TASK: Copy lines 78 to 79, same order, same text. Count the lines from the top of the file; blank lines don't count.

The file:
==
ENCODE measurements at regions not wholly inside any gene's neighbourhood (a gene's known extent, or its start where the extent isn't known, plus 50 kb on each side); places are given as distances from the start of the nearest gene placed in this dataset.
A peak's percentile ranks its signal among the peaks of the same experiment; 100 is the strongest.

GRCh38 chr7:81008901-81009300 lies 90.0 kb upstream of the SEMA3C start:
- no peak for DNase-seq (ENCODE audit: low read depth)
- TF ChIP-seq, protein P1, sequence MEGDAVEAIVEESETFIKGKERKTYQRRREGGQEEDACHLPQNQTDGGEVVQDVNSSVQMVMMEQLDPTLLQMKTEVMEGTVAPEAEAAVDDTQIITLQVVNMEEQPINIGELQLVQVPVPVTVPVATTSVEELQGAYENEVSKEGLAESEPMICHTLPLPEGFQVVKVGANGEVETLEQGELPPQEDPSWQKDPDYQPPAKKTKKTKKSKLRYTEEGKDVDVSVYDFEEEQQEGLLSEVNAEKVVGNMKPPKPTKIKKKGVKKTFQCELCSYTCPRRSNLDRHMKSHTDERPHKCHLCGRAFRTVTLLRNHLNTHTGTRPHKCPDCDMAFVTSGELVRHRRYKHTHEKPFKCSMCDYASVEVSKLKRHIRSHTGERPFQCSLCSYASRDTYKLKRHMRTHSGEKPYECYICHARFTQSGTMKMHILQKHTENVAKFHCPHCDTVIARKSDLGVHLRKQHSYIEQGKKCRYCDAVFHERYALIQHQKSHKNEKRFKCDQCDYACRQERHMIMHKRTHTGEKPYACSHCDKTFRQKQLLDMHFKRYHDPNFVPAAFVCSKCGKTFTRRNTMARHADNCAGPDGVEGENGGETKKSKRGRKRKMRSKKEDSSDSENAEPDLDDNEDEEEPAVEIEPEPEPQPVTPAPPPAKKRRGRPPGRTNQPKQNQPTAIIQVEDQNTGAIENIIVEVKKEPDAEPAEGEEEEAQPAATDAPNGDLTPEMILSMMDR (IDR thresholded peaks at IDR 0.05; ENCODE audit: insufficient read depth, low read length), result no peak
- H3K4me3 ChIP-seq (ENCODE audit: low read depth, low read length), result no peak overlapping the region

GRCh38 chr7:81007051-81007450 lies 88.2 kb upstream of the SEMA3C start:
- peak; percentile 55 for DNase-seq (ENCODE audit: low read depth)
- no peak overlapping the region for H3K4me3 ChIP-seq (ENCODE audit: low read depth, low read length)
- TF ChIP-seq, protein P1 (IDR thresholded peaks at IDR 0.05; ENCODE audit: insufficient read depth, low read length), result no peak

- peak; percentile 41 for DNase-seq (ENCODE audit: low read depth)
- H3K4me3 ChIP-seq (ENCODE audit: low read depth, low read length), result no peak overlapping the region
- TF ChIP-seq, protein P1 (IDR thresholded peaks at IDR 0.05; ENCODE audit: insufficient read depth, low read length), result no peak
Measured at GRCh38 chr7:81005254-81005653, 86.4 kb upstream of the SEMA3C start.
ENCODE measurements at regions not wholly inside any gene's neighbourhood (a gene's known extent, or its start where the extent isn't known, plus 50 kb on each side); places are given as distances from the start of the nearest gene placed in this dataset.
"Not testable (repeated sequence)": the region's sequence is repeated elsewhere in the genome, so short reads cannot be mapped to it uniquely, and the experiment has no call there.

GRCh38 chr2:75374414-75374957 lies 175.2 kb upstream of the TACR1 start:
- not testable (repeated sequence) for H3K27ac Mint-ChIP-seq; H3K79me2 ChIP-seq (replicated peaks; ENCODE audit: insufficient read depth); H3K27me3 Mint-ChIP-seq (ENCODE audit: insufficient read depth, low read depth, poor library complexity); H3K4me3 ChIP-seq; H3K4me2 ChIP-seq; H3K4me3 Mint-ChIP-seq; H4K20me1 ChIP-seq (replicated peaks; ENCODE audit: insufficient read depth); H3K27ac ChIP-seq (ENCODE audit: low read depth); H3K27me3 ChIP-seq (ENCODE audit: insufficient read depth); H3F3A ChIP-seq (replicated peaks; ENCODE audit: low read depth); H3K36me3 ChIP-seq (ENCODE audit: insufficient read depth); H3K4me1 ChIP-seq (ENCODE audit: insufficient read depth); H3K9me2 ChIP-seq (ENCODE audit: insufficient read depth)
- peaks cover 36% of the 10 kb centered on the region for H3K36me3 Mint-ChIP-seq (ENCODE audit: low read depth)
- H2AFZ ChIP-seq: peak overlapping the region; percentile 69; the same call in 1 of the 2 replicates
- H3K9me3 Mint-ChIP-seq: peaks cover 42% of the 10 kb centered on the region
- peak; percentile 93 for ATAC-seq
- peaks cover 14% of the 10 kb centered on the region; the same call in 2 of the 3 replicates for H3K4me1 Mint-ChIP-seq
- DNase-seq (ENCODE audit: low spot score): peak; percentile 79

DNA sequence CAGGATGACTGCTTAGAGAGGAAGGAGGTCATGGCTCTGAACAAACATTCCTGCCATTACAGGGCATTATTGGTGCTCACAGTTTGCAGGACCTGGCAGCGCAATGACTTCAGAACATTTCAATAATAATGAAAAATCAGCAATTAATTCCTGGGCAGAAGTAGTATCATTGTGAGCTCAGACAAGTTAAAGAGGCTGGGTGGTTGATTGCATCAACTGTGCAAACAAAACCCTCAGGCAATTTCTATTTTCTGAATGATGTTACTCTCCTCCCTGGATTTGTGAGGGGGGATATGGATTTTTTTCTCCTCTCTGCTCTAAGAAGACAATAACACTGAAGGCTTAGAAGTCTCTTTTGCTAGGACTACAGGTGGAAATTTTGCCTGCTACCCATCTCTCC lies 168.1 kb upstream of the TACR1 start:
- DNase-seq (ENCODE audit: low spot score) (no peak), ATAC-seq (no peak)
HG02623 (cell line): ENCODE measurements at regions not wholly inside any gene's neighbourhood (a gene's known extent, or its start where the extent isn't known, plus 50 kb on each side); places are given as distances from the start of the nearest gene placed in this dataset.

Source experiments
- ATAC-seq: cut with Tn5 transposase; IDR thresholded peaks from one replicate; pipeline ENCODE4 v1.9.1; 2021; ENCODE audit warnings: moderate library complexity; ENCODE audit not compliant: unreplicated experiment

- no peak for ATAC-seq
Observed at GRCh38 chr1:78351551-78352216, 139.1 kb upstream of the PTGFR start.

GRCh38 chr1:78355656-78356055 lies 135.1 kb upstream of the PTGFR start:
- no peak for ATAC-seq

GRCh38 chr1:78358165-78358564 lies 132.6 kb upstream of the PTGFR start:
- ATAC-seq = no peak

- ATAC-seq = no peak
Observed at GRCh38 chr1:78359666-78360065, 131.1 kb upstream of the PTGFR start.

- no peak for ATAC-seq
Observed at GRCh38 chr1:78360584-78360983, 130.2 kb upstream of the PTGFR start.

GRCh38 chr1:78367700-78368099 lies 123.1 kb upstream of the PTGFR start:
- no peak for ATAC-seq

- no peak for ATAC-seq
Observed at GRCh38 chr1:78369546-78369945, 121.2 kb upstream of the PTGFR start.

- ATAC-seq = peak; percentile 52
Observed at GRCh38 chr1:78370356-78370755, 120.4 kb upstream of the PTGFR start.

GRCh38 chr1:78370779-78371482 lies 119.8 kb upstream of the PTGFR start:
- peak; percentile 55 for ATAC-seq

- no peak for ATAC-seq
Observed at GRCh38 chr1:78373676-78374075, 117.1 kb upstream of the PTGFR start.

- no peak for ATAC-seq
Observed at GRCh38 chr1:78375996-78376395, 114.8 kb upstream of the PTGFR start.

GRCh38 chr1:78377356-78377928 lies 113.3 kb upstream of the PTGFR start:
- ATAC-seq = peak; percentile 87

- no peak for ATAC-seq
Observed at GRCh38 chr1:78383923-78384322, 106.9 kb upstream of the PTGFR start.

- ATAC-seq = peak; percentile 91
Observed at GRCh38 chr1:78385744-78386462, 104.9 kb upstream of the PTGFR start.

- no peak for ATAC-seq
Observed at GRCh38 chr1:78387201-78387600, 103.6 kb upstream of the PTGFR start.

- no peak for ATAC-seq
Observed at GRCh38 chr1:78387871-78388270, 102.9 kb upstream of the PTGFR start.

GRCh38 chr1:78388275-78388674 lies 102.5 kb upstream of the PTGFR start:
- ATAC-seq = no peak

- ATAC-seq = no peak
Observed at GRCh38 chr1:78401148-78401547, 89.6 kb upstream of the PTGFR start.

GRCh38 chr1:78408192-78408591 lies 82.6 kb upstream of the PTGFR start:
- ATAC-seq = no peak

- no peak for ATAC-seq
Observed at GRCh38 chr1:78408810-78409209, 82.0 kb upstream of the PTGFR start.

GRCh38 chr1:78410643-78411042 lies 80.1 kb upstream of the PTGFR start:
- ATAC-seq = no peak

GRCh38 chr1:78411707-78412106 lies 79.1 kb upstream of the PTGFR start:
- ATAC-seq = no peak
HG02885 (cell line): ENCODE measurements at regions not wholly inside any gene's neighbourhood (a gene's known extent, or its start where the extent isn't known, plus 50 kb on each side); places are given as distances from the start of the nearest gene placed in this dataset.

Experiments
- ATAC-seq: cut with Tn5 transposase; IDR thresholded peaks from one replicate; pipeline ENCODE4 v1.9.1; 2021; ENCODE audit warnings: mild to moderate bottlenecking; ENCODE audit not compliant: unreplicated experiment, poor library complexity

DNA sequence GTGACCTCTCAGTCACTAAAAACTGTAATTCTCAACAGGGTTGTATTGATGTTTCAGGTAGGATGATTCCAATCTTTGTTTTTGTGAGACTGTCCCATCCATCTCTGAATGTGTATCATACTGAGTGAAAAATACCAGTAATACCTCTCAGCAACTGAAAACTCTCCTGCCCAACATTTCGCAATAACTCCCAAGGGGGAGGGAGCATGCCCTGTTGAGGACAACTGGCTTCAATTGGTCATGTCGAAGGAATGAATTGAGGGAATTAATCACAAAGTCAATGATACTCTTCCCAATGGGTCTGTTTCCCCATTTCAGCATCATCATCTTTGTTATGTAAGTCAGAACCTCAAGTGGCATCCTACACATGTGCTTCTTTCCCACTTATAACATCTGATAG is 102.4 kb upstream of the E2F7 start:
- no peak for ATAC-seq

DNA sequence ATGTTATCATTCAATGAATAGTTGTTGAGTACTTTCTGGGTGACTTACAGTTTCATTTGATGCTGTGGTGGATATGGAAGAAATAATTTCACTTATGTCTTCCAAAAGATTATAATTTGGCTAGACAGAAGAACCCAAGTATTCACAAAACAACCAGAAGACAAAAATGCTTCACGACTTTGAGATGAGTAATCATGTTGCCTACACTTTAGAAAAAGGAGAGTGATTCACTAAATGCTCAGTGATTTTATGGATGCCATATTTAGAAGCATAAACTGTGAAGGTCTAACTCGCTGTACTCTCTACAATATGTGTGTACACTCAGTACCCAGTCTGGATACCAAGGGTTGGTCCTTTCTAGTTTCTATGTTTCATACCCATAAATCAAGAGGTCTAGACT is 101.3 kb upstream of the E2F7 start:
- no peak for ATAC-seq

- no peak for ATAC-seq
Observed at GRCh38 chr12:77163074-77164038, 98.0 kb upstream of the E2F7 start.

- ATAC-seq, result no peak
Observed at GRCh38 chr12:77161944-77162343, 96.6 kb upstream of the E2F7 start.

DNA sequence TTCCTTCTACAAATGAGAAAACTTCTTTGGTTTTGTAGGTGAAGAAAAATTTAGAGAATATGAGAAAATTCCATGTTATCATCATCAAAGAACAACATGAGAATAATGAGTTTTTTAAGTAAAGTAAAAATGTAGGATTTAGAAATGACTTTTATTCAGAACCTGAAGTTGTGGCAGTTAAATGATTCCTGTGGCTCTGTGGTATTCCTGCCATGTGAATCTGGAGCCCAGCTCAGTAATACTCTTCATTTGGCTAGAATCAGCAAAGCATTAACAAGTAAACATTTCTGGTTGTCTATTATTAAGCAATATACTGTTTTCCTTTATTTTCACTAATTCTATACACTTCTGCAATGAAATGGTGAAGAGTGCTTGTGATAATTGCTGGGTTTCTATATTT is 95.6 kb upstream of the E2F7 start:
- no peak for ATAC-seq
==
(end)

- no peak for ATAC-seq

DNA sequence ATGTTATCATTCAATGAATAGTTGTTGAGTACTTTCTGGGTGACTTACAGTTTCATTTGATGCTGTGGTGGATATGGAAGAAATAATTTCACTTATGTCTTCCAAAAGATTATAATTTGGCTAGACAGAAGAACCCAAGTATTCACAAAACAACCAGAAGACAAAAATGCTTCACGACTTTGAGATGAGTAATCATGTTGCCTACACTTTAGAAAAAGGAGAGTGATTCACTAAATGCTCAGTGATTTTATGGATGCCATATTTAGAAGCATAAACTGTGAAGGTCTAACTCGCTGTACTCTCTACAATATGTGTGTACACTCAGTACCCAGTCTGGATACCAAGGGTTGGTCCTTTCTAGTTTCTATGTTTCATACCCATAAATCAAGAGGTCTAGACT is 101.3 kb upstream of the E2F7 start: